Forget Knee Push-Ups
Right now I'm in the middle of a push-up challenge. The goal is 7000 in the month of April. Besides dropping and giving myself 20 throughout the day, It's inspired me to think a little more about the progression of this great exercise and why people don't transition well from the knees to the toes.
Most people are taught if you can't do push-ups on your toes, do them on your knees. I can't imagine why. To be honest, it's lazy coaching. And it's even more disturbing that these were called "girl push-ups." I have 2 little girls who are 7 and 9 years old. They don't even know these knee push-ups exist because I refuse to give them that option.
That being said, not everyone can do a push-up on their toes. But if it's a goal of yours you need to stop doing knee push-ups because, in my experience, I've never seen a knee push-up person transition well into a real push-up person.
So here are some quick ways to strengthen your push-ups without ever dropping to the knees:
1. Planks: Full, Elbow, Elbows bent: Push-ups are basically a moving plank. Besides the movement at your arms, shoulders and ankles, the goal is to hold a strong neutral spine position. Using both full (arms fully extended), elbows (standard plank), and eventually elbows bent (chest below elbows), you train different intensities of maintaining this static posture.
2. Elevated Push-Ups: By elevating the hands you decrease the intensity of the push-up by decreasing body weight resistance. However, you still get the benefit of engaging the entire body. Knee push-ups do not challenge the entire body and create stiffness like elevated push-ups do. You will have a much better chance at transitioning to the toes by starting with elevated.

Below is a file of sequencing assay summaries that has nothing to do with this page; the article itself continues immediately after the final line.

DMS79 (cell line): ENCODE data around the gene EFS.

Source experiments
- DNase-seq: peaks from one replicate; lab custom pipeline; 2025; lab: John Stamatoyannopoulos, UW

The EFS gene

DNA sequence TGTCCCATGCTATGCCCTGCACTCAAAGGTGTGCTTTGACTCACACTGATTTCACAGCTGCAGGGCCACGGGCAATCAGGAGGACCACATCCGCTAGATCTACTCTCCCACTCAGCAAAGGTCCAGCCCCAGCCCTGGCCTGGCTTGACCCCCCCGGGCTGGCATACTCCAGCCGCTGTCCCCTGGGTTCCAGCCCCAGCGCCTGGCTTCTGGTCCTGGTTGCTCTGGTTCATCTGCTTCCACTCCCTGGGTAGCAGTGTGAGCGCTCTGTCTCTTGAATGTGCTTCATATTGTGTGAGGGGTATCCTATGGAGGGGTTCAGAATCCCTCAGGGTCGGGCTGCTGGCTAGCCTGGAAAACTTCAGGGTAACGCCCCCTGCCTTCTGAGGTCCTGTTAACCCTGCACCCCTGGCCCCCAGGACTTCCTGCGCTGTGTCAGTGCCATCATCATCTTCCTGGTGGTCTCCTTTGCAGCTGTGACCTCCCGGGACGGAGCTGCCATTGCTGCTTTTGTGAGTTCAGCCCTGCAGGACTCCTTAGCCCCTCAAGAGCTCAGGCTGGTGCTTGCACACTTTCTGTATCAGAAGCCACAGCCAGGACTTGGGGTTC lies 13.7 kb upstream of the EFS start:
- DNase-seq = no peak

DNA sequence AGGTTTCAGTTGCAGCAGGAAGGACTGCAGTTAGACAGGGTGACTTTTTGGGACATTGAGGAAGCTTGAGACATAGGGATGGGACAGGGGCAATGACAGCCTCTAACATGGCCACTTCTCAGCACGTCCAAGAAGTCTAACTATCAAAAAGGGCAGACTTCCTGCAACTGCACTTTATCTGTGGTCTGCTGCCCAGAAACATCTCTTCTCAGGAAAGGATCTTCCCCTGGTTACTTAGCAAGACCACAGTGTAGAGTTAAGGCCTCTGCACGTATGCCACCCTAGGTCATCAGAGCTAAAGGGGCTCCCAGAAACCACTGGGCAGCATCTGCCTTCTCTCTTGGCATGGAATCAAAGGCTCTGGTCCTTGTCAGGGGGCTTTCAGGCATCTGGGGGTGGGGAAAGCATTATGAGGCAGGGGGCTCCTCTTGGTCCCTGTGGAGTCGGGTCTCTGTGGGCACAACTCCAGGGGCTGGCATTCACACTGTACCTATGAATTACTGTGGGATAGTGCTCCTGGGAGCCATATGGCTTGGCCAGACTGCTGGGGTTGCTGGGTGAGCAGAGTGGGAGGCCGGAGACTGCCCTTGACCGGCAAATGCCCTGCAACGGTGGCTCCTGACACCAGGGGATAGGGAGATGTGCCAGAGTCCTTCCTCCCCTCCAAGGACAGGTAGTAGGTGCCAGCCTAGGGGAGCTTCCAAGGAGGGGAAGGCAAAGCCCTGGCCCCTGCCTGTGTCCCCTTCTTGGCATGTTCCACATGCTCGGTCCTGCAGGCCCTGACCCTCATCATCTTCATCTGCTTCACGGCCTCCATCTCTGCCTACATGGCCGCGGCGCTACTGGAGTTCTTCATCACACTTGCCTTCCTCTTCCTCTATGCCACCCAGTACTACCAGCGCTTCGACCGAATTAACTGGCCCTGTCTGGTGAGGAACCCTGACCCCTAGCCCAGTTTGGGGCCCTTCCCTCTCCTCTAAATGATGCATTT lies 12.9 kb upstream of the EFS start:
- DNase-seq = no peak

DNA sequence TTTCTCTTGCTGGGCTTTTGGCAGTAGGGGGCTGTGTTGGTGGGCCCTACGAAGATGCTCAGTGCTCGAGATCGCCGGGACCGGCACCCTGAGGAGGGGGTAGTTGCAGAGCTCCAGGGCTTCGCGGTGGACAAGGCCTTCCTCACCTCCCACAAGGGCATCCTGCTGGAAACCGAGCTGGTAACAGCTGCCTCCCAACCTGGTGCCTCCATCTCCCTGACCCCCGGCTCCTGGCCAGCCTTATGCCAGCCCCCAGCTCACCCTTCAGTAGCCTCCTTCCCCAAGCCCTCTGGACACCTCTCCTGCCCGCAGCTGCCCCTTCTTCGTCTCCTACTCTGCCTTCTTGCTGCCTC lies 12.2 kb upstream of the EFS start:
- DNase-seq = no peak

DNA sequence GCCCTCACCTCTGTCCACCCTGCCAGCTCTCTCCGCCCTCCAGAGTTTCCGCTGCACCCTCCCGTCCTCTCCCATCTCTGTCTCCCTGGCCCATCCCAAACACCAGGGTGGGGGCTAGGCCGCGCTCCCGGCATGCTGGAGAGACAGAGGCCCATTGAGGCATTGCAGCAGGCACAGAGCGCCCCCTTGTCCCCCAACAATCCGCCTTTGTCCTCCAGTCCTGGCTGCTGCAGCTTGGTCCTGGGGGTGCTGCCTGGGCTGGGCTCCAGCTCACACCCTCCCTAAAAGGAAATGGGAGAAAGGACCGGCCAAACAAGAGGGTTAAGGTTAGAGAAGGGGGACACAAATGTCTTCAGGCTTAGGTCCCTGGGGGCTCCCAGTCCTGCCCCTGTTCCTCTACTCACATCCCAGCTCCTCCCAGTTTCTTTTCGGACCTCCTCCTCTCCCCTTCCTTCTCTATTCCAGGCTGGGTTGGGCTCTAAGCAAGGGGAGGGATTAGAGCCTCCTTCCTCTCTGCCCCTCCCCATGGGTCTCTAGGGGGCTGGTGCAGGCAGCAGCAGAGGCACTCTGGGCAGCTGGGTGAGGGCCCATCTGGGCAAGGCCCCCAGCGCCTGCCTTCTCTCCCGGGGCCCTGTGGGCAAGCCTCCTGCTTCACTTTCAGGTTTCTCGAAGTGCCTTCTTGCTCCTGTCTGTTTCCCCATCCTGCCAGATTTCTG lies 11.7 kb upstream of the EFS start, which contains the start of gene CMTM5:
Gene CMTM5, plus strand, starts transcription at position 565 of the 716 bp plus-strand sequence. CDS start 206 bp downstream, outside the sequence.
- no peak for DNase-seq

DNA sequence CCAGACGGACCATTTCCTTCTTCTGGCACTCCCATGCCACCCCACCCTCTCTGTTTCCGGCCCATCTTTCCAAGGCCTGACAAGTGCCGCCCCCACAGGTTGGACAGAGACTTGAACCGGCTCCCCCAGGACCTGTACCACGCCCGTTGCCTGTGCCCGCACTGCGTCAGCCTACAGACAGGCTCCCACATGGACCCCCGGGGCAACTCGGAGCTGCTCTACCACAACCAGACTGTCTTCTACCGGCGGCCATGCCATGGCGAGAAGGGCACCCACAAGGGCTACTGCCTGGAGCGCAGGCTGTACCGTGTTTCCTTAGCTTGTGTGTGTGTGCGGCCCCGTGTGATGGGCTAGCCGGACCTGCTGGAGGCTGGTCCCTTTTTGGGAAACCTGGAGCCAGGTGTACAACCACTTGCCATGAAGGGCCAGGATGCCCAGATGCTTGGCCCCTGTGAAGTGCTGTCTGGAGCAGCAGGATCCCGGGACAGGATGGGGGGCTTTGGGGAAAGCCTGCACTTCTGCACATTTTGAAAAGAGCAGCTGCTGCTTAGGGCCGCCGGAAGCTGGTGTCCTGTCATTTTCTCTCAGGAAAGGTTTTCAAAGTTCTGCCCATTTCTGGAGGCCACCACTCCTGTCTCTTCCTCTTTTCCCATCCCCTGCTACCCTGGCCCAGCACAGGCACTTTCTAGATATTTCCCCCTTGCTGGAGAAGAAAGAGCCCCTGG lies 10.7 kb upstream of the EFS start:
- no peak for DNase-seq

3. Bottoms Up Push-Ups: These are my favorite because you really get to teach how to engage the core at the toughest part of the movement. You start all the way on the ground, hands at your side, toes locked in, core engaged and knees extended. From there you push up attempting to maintain a straight line from ear to ankle. No pushing up into a cobra position first, shoulders and butt must come up together. A cue I use here is "lead with your butt." This helps with engaging the core and not leaving their butt behind as they extend their elbows.
4. Top Down Push-Ups: This is basically the eccentric side of the bottom up. At the top of the movement you slowly lower yourself to the ground. I usually cue them to "lead with the chest." This makes sure that their butt isn't sagging down and helps them maintain a strong and stable core position.
5. Assisted Push-Ups: Once you are able to maintain good posture through the push-up cycle and can do 1-5 solid reps, you can start practicing in more volume using a superband around your waist. The anchor point can be someone above you holding the band or attaching it around a pull-up bar or anything else that will hold your weight. The band will help you get out of the bottom position and assist in maintaining good dynamic posture. As you get better, use smaller bands and decrease resistance by lowering the anchor point.